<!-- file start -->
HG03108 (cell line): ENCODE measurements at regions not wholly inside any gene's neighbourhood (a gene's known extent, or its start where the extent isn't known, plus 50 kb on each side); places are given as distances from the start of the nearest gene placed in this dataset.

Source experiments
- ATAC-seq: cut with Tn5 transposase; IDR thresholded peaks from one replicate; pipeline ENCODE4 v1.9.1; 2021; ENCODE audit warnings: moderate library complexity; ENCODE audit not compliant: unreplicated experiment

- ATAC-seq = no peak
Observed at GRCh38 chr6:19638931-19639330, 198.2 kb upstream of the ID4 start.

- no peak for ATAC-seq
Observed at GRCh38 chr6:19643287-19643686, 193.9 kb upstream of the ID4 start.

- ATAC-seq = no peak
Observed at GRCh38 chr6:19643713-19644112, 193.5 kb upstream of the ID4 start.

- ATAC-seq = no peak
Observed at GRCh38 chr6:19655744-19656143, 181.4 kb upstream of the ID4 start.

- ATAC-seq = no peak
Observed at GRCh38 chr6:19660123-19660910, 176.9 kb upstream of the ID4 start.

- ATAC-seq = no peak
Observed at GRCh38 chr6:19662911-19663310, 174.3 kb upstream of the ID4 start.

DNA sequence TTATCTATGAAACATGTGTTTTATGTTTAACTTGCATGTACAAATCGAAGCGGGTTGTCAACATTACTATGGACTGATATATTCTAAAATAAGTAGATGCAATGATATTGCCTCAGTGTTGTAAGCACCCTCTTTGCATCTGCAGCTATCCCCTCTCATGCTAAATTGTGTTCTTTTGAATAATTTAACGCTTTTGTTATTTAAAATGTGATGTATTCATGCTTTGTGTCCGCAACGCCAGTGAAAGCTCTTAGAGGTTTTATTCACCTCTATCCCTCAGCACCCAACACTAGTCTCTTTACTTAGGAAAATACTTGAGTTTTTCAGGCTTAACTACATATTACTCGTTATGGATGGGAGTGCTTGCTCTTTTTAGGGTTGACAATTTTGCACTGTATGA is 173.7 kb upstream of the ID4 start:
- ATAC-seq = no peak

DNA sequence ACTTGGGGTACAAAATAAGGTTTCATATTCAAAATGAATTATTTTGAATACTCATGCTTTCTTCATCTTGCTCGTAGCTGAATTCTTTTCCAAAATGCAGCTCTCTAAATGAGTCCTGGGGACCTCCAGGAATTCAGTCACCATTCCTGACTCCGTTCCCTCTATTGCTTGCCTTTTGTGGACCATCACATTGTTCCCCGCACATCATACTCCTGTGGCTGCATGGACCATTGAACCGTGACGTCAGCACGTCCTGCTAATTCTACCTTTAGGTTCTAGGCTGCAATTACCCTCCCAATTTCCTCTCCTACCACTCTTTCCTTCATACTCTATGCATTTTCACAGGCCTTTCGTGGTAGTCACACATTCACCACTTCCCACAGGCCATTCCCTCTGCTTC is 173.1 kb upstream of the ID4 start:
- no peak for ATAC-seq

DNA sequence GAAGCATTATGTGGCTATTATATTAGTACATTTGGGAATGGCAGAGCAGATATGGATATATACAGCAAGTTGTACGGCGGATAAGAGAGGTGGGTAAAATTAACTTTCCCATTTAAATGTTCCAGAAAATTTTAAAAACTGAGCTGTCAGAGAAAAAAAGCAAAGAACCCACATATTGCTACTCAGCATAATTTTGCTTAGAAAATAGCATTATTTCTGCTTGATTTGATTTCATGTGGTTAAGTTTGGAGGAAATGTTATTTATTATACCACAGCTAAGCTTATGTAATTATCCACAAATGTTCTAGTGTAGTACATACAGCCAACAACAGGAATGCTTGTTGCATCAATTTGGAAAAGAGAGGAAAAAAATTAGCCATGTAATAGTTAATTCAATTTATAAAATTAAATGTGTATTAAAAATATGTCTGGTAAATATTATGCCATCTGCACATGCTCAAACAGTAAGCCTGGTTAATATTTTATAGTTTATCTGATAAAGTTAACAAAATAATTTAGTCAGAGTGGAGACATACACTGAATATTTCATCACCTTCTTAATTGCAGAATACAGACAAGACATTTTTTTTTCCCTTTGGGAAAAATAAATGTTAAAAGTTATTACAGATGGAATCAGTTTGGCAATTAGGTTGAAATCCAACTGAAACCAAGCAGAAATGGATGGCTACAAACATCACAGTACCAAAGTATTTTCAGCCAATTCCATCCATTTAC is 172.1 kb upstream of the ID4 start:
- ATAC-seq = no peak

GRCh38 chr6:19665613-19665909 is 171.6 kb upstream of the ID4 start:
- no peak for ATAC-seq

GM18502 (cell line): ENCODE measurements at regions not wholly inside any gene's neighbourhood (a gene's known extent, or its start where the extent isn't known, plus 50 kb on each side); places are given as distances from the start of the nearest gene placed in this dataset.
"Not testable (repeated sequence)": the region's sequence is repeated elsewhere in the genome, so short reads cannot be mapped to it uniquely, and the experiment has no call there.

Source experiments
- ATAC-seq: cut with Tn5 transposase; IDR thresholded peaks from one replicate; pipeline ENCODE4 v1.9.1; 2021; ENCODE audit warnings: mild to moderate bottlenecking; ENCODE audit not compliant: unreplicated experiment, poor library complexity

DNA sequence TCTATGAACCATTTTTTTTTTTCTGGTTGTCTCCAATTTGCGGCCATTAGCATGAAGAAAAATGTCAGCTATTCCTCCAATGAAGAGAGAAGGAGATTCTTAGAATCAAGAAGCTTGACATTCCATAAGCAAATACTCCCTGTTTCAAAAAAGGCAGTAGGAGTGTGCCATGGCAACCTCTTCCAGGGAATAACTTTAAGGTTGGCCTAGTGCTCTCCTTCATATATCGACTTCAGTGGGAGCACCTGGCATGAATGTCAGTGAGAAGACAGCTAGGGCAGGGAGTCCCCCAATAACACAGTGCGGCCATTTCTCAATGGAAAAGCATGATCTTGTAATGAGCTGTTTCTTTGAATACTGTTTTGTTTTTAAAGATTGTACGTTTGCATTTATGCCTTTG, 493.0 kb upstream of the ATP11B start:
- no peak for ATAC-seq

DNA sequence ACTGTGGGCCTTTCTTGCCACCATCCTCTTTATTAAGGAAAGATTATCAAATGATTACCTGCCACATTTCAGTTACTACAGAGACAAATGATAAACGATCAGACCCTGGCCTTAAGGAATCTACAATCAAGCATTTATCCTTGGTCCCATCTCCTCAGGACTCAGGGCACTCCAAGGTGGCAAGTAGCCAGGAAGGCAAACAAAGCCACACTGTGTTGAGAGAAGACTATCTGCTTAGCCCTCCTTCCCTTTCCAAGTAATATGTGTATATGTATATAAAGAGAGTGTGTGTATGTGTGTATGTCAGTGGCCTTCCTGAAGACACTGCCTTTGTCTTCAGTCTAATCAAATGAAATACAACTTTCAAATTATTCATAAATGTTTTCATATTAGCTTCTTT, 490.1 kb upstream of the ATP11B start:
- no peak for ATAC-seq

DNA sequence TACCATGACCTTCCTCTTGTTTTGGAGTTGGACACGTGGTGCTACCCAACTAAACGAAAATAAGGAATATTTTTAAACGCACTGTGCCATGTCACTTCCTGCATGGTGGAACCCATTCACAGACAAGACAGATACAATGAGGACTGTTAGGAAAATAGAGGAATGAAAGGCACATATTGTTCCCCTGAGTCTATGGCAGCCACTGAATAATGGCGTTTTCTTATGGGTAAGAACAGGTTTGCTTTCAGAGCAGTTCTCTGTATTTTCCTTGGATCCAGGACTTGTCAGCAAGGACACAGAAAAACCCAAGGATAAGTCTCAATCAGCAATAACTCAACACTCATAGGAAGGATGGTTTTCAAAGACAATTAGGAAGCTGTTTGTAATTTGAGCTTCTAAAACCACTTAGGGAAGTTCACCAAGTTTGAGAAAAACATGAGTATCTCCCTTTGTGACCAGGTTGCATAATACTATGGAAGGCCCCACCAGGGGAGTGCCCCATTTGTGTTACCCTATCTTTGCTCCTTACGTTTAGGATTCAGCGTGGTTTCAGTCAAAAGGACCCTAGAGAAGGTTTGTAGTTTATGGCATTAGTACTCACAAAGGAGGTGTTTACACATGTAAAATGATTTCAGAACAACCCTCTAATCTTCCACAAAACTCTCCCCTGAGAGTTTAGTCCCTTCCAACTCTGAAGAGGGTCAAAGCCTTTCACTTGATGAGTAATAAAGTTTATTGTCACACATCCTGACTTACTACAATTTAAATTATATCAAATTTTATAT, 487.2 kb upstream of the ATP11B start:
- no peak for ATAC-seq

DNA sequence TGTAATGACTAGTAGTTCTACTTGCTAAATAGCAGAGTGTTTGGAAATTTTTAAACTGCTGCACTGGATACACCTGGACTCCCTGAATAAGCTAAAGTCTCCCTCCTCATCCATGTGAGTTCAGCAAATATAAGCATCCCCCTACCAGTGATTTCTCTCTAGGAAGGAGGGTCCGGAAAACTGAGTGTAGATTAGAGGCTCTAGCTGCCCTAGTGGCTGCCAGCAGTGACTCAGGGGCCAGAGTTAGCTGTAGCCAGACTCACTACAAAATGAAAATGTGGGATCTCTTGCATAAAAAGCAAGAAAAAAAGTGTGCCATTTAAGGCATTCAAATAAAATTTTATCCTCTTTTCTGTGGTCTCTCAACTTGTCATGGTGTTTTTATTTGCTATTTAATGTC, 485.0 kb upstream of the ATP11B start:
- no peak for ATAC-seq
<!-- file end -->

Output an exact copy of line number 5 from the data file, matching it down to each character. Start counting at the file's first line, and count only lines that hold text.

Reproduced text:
Observed at GRCh38 chr6:19638931-19639330, 198.2 kb upstream of the ID4 start.